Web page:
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This can change everything for my beloved people pleasers.  Yes, that’s you, love.  Lets talk about compassion. 

Definition of compassion: sympathetic consciousness of others’ distress together with a desire to alleviate it (from merriam-webster)

I disagree with this definition.  It has one too many words.  “Others” needs to be removed to redefine it as: “Sympathetic consciousness of  distress together with a desire to alleviate it

With this new definition, if you are people pleasing someone else but doing so increases your own distress, then you are not being fully compassionate.  Here’s a story showing what I mean.

Mary is married, has three children and a full time job.  She has a close friend, Jill, who is going through a divorce and has a child struggling with depression. Jill calls Mary regularly to rant.  Mary listens with empathy and provides support, she makes dinner, picks up groceries, and offers to help with transportation for Jill’s child.  Jill is a great friend and Mary is treating her with compassion to the T of the definition.  Considering the official definition, we don’t even think about Mary in the context of compassion.  Mary doesn’t think about herself either and she is starting to resent what she is doing to support her friend.  Jill isn’t causing that resentment.  It’s Mary’s own people pleasing that is, and that is something completely in Mary’s control.

Mary needs support of her own.  While she is helping her friend Jill, she just got a call from her doctor with a very worrying test result.  Her own child is struggling in school and she is feeling stress and burnout at work.  While Mary is comforting Jill she is holding in her own emotion, not talking about her own worries, and not addressing her own needs for care.  She resists and avoids her own distress.  She hides her suffering from Jill in an effort to be compassionate.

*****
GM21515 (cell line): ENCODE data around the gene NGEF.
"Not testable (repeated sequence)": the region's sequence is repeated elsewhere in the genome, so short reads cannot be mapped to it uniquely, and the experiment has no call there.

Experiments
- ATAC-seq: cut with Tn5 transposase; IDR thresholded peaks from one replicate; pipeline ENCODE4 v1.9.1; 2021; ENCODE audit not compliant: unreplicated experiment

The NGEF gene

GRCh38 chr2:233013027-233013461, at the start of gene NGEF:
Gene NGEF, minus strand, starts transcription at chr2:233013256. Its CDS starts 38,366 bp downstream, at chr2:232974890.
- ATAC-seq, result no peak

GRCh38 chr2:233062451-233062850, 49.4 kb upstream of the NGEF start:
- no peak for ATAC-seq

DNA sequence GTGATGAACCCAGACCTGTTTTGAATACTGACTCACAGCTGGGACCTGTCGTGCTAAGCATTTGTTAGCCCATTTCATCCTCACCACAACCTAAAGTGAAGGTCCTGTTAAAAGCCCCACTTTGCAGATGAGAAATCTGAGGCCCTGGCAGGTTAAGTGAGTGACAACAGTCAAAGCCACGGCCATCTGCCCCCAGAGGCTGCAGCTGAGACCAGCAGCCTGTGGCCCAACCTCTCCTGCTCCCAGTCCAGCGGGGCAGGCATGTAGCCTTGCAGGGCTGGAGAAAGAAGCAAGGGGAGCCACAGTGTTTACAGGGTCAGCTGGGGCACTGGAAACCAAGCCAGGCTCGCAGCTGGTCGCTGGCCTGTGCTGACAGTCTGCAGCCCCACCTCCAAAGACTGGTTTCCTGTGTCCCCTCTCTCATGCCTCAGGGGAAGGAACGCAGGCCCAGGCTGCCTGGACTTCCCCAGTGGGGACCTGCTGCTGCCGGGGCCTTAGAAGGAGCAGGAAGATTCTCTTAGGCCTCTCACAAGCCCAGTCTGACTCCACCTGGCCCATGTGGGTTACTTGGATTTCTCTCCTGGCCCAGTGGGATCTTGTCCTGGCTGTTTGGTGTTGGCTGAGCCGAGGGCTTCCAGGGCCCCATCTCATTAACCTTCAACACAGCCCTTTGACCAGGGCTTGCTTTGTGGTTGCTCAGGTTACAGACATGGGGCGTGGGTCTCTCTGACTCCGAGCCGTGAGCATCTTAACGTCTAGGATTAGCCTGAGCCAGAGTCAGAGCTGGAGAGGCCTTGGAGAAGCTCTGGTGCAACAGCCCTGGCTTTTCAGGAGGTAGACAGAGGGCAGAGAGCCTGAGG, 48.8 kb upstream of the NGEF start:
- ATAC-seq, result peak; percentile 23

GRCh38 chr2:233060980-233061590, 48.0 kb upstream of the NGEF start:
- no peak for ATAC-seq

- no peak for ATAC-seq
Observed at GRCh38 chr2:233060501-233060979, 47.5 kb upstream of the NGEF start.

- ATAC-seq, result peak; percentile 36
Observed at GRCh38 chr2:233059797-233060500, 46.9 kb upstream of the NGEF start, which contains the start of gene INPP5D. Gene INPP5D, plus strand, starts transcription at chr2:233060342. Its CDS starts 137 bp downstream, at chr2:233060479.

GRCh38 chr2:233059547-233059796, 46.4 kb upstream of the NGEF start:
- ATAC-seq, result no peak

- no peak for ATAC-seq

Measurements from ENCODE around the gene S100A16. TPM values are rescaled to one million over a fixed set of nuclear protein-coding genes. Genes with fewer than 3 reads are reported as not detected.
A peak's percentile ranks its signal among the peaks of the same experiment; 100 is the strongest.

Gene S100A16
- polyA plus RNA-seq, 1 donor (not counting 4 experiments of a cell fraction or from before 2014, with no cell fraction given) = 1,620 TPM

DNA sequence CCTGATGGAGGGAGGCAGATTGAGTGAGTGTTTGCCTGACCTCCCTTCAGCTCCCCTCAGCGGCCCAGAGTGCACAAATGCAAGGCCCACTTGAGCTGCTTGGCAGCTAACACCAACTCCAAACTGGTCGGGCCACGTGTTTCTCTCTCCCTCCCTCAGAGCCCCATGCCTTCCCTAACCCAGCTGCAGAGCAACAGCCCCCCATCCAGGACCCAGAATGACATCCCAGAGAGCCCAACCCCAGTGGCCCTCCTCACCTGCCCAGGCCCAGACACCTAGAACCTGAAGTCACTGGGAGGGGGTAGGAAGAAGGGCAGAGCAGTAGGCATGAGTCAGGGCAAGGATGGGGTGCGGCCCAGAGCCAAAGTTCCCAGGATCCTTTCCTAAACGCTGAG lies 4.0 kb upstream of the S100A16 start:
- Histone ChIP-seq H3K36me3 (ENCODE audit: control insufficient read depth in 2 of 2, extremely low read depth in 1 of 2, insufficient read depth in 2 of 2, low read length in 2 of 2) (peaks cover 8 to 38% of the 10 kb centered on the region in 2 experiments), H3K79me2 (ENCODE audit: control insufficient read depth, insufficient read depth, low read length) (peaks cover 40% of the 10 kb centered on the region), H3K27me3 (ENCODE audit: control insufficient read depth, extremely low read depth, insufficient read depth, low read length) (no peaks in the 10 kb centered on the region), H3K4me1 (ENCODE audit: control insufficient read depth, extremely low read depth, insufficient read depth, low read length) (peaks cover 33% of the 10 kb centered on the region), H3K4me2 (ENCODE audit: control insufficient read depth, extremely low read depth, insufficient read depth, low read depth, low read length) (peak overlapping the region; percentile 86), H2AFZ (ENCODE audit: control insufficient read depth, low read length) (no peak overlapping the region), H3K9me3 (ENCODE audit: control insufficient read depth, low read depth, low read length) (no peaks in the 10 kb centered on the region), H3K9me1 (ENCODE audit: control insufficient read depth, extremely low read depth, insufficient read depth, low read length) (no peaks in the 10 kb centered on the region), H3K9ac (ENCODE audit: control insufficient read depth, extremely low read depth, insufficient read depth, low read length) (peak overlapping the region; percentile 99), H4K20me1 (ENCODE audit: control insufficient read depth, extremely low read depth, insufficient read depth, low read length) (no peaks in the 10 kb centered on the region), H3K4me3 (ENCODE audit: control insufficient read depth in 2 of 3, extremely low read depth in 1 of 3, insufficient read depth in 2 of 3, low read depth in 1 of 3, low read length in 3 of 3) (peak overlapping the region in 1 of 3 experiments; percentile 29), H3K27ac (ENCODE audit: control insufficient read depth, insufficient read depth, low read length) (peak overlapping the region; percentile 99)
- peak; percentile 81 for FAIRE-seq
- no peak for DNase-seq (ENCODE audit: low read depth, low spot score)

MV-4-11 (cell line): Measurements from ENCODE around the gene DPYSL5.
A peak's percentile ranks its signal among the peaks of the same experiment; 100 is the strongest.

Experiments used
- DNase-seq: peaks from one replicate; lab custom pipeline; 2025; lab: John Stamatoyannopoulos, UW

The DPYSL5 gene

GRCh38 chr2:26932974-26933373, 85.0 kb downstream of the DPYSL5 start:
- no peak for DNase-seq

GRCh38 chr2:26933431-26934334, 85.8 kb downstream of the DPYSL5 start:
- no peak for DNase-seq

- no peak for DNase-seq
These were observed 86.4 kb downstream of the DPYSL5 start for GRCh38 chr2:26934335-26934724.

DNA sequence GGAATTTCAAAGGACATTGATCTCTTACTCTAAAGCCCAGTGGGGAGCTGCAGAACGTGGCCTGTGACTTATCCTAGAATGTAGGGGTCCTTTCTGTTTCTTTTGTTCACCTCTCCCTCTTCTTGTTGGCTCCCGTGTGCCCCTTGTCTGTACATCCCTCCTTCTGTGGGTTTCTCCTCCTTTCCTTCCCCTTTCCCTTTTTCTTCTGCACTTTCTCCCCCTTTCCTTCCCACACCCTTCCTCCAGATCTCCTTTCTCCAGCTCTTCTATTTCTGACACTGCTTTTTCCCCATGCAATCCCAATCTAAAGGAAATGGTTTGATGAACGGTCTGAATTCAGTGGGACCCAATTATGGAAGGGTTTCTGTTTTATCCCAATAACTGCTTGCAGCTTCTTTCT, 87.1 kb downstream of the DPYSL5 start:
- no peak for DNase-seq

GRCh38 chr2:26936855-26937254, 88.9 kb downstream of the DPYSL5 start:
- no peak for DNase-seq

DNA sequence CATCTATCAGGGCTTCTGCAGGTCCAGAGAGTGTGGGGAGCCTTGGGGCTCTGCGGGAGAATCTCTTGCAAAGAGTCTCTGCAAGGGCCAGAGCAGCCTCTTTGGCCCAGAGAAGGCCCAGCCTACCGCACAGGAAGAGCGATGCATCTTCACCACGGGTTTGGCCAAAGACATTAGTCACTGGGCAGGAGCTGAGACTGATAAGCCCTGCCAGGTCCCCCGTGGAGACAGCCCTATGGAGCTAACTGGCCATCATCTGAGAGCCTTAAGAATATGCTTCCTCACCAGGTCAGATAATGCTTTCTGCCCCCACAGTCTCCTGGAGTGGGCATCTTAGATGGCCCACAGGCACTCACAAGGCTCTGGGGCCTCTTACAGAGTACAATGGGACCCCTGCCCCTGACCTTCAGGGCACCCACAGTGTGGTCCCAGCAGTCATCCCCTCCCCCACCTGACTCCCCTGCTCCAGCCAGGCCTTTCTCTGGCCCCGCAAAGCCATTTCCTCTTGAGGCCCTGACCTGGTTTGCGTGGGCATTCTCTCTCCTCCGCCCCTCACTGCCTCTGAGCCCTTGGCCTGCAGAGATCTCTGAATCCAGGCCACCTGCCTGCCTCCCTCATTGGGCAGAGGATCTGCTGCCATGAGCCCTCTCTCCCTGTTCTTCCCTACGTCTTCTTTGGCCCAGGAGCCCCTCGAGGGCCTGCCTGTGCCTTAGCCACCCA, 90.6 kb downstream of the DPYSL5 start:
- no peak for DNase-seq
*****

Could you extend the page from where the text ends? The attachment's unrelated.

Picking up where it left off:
If Mary was compassionate using the new definition, then she would be showing up and addressing the distress of both herself and Jill.  Any request for help would consider both needs.  If an exhausted and stressed Mary got the question:  “Can you pick up my son from school today. I am so exhausted and can’t cope”.  Mary can compassionately reply with “Jill I love you so much but, no, I’m afraid I can’t today.  Lets ask John if he can help.”  A very compassionate response.

It’s a slight shift – but so powerful.  I know you.  You are compassionate.  Consider this and apply it.  Whether you say yes or no, you will feel great about it and not have resentment or guilt.  Be compassionate to the fullest of your ability.  Show the deepest level of love to everyone who is important to you.  Including you..

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Be compassionate my friends,

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